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What does a hormone receptor test tell me about my breast cancer?

Cells in the breast contain receptors for the female hormones estrogen and progesterone, called hormone receptors. These receptors allow the breast tissue to grow or change in response to changing hormone levels. Research finds that about two-thirds of all breast cancers contain significant levels of estrogen receptors. These tumors are said to be estrogen receptor positive (ER+). Tumors that contain progesterone receptors are said to be progesterone receptor positive (PR+). About two-thirds of breast tumors contain at least one of these receptors. Tumors that are hormone receptor positive are more likely to respond to hormone therapy. These tumors also tend to grow less aggressively, resulting in a better prognosis.
Dede Bonner
Health Education

A hormone receptor test measures the amount of certain proteins, called hormone receptors, in cancer tissue. Hormones can attach to these proteins. A high level of hormone receptors may mean that hormones help the cancer grow.

Hormones such as estrogen and progesterone play a role in the growth of many breast cancers. It is important to know whether a tumor is positive or negative for either of these hormone receptors. An estrogen-receptor-positive tumor is called ER positive (or ER+), and a progesterone-receptor-positive tumor is called PR positive (or PR+).

The hormone receptor status is used as a prognostic marker. Hormone receptor status testing is recommended as part of an initial workup of invasive breast cancer. It is not diagnostic, but it helps the doctor determine treatment options and understand more about the tumor’s characteristics and personality.

The hormone receptor status test is also used to help determine treatment options. This is one of the most important pieces of information on the pathology report. Being ER/PR positive means you might benefit from hormone therapy. Hormone therapy is actually therapy with an oral drug, usually tamoxifen or aromatase inhibiters, that blocks hormone receptors in the cancer cell.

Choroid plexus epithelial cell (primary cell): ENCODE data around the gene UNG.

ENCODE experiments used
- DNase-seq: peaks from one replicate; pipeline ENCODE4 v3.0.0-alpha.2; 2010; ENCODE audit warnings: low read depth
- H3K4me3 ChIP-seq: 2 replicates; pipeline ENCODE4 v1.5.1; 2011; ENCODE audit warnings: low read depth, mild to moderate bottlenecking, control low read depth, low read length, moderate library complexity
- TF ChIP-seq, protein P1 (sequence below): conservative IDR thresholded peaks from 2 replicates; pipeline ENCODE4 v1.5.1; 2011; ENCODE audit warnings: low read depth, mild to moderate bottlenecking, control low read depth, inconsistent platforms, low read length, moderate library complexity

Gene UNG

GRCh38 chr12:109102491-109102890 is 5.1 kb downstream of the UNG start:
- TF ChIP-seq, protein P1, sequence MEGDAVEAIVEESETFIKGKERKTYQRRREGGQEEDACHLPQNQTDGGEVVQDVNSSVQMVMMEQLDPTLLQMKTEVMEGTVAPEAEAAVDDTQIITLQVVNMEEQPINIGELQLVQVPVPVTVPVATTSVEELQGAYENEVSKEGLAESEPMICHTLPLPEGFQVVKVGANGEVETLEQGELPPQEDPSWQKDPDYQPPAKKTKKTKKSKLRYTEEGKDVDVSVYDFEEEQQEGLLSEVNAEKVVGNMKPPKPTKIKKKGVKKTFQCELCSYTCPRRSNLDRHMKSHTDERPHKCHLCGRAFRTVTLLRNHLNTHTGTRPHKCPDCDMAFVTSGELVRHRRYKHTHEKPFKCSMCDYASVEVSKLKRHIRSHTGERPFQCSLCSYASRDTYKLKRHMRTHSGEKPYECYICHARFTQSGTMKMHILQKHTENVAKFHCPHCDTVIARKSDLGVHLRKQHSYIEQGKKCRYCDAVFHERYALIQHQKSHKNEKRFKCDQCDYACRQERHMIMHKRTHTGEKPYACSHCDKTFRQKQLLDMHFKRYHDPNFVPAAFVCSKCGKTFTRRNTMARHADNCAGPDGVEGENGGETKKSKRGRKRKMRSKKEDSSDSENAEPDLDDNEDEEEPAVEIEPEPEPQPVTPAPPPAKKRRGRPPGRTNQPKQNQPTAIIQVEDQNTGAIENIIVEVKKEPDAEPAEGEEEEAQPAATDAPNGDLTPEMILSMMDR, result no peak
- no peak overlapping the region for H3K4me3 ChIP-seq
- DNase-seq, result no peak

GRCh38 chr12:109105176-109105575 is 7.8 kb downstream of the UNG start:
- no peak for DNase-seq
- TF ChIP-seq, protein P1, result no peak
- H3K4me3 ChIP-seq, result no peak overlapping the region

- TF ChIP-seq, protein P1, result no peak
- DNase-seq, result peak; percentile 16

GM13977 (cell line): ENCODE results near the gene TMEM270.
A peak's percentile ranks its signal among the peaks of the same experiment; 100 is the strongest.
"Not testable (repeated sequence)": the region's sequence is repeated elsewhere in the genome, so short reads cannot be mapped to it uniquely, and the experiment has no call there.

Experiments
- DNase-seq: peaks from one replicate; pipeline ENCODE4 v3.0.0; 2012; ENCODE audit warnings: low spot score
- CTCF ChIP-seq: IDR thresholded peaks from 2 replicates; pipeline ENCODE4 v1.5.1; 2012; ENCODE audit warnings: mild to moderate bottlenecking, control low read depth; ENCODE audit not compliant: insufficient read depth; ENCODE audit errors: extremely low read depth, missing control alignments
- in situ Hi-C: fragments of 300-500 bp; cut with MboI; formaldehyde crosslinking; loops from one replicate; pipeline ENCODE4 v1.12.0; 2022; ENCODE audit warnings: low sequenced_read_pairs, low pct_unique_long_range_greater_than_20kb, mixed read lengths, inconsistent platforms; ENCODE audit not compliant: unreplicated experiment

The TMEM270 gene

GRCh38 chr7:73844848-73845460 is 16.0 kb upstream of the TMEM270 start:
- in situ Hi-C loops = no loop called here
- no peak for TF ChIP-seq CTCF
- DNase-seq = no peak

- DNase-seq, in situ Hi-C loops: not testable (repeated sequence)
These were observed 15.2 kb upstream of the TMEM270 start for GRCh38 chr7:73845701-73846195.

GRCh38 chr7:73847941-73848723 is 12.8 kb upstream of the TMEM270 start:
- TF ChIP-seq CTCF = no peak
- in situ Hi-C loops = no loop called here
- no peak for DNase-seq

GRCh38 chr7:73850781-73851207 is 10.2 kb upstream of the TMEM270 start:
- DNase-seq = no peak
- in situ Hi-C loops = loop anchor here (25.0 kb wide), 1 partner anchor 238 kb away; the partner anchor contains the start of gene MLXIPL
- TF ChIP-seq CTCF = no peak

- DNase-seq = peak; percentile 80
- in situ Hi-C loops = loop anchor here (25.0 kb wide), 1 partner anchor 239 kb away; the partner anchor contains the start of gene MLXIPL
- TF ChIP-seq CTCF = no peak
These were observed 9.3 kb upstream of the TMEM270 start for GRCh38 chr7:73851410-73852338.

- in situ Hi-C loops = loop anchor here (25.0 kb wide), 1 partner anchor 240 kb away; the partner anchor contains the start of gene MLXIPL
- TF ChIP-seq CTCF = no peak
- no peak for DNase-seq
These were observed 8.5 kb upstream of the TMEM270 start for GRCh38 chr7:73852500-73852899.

In general, if a patient’s cancer is ER positive and PR positive, the patient will have a better-than-average prognosis, and their cancer is likely to respond to hormone therapy (also called “endocrine therapy” or “anti-hormone treatments”). The more receptors present and the more intense their reaction, the more likely the positive response. However, an individual’s response depends on a variety of factors. If a patient’s cancer is ER negative but PR positive, the patient may still benefit from endocrine therapy but may have a diminished response. If the cancer is both ER negative and PR negative, then the patient will probably not benefit from endocrine therapy.

Hormone receptor status testing is not available in every laboratory. It requires experience and special training to perform and interpret. Your doctor may send your sample to a reference laboratory, and it may take several weeks before your results are available.

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Important: This content reflects information from various individuals and organizations and may offer alternative or opposing points of view. It should not be used for medical advice, diagnosis or treatment. As always, you should consult with your healthcare provider about your specific health needs.